under as a result--six feet under.
And he does not shy away from the embarrassment, even scandal, of
the betrayal by one of Jesus' hand-picked disciples, one who "was
one of us and had worked with us."
is almost as if Luke is saying, before we move from Easter to Pentecost,
before we go from the person of Jesus to the body of Christ, before we
go from resurrection of the dead to new life in the spirit, we have to
get our house in order. And the new house God seeks to build is not in order.
Jesus says in Luke 22 at the Last Supper that the disciples will
sit on "thrones judging the 12 tribes of Israel."
Twelve tribes, twelve disciples.
Only one problem. There
is one missing, the group is incomplete.
The story cannot continue.
can the disciples represent the 12 tribes of Israel with only 11
members? The real problem
is not how or why Judas could betray Jesus, or how he died,
but who will take his place.
A replacement for Judas would be needed then, someone who can
witness to the resurrection, who can continue the cause.
A nominating committee is formed.
All the possible candidates reviewed.
Two appear the most qualified:
Joseph Barsabbas and Matthias.
They pray for divine guidance from God that they might pick the
right person for the job and then they mark their ballots, place them in
the ballot box--no that is not what they do at all.
drew names, according to the CEV, or cast lots, the ancient equivalent
of drawing straws. We are
not talking about some junior deacon here, this is for an apostle and
they use a lottery system to determine God's pick!
Does that strike you a little odd?
When was the last time you asked for help from God and then threw
the dice to get an answer? Maybe
we should have used this system for electing our new officers.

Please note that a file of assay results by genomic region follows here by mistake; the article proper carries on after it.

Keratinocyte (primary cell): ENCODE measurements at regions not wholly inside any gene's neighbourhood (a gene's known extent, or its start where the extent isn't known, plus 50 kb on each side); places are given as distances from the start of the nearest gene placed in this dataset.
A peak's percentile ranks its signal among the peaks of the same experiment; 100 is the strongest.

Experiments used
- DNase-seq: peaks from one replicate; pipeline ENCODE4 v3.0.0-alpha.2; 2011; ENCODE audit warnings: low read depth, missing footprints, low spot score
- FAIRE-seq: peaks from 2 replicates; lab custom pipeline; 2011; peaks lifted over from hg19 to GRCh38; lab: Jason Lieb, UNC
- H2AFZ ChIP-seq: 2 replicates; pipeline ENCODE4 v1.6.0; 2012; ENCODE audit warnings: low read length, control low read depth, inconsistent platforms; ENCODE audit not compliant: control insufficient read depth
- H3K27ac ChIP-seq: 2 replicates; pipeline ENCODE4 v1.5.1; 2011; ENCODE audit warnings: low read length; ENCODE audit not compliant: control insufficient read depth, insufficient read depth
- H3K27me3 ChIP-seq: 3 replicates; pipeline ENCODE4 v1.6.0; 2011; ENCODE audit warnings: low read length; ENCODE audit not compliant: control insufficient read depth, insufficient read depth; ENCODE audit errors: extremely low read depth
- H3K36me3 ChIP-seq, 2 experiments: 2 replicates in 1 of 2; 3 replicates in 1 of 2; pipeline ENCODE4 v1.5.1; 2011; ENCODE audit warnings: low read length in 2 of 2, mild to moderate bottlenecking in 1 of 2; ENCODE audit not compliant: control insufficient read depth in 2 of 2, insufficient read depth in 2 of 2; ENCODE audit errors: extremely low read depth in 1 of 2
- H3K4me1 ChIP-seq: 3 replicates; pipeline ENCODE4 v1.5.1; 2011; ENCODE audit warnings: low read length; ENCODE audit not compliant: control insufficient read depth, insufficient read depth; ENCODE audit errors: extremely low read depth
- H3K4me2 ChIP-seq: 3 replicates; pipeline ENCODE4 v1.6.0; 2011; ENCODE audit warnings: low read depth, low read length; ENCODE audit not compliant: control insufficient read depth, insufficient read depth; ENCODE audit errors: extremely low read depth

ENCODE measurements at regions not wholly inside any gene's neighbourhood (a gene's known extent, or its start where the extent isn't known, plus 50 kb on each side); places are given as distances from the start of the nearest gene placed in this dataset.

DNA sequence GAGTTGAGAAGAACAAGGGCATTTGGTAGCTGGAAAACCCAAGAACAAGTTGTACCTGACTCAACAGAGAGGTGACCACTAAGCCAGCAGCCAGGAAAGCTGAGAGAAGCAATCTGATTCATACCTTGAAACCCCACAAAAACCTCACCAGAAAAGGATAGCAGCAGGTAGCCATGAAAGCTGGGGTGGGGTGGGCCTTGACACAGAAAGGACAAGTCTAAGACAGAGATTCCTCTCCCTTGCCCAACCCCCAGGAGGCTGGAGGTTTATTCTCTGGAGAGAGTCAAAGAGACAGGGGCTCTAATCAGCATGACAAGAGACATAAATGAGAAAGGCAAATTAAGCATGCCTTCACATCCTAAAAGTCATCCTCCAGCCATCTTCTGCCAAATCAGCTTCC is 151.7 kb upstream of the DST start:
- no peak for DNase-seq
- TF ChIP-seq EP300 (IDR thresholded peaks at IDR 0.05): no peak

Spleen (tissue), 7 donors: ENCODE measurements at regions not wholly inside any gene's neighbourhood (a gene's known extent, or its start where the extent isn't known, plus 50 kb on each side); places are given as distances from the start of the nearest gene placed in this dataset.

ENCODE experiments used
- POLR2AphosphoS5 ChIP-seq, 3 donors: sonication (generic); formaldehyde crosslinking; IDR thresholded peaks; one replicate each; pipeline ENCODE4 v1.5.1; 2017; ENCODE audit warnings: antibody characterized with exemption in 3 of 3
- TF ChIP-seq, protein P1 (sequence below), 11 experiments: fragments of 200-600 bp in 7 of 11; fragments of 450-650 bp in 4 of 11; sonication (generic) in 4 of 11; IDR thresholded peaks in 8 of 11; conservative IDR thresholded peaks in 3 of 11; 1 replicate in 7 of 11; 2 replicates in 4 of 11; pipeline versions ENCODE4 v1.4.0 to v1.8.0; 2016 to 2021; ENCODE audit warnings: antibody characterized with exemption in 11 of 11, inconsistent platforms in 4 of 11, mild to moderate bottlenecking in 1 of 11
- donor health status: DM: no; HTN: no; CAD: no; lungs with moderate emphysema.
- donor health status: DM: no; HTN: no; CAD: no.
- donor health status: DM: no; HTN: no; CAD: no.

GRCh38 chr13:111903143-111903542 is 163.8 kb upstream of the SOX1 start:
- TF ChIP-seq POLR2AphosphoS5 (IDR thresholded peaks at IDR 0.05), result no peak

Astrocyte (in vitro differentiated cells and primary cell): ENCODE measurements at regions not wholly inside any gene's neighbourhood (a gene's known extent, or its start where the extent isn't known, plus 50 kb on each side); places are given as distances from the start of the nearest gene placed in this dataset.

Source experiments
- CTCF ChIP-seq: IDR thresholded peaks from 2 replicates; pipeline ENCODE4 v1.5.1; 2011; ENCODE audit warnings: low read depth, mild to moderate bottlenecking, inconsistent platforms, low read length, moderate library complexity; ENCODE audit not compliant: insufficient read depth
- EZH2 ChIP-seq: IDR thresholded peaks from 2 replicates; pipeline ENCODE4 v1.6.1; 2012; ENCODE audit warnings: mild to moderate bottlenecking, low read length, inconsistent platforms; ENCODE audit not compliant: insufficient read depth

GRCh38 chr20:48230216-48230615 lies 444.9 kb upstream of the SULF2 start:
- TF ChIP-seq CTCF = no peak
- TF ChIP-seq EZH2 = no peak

Roll a one and your are a deacon, 2=elder, 3=board, etc.
It would be a lot easier and quicker than the method we use!
selection of Matthias by casting lots may seem odd to us, but what it
really says is that the only qualification for office in the body of
Christ is the ability to witness to the resurrection, the rest is left
to God. What a concept!
Rather than evaluating potential candidates according to past
performance, training, ability to run meetings and other critical items
for building the commonwealth of God, we ask one question:
How has this person given witness to the resurrection of Christ?
Imagine, leaders of the church, all those who actively
demonstrate the power of God in their lives, who shine forth as part of
Christ's light to the world.
know Matthias was not one of the better known figures of the New
Testament. In fact, this is
the only time he is mentioned. For
that matter, 8 of the 12 apostles are not mentioned beyond chapter 1.
As a matter of history Matthias played a very insignificant role.
As a matter of symbols, however, he played a very critical one.
For not only is Matthias together with the other 11 symbolic of
the 12 tribes if Israel, he is also symbolic of a God who defeats
death--the death of Jesus and Judas. He is
symbolic of a God who raises leaders when leadership is needed.
He is symbolic of every person who is called to fulfill a role
within the body of Christ. He
is symbolic of God's mission which continues to move forward in spite of
betrayals and human failures.
know there are many things in this world I do not understand, as I know
there are many things for you. We
may not understand everything in the Bible, we may not understand how
Jesus could pick someone like Judas or how Judas could turn on Jesus, we
may not understand why there is so much pain and evil in the world--we
may not even understand the resurrection--but if we can speak of how
Christ lives in us, if we can point to God's presence in the world, if
we can sing of the power, beauty, wonder of the living God, then we too,
can take Judas' place and bear witness to the resurrection.
we ready to be a witness to the resurrection of Jesus?
Are we ready to receive the gift of the spirit?
Are we ready to let go of the scandals and sins of the past and
to move ahead with a sense of purpose and mission?
Are we ready to let the church be the instrument of God in the
world today? Well, let's
see, we'll need the 12--there is Peter, James & John, that's three.
And there is Andrew, Philip and Thomas, three more.
Bartholomew and Matthew, make eight.
James son of Alphaeus, Simon the Zealot and Judas son of James,
that's eleven. We need just
one more and we are ready to go, one more and the church will have all
that it needs, one more willing to let God be their guide.
more. How about you?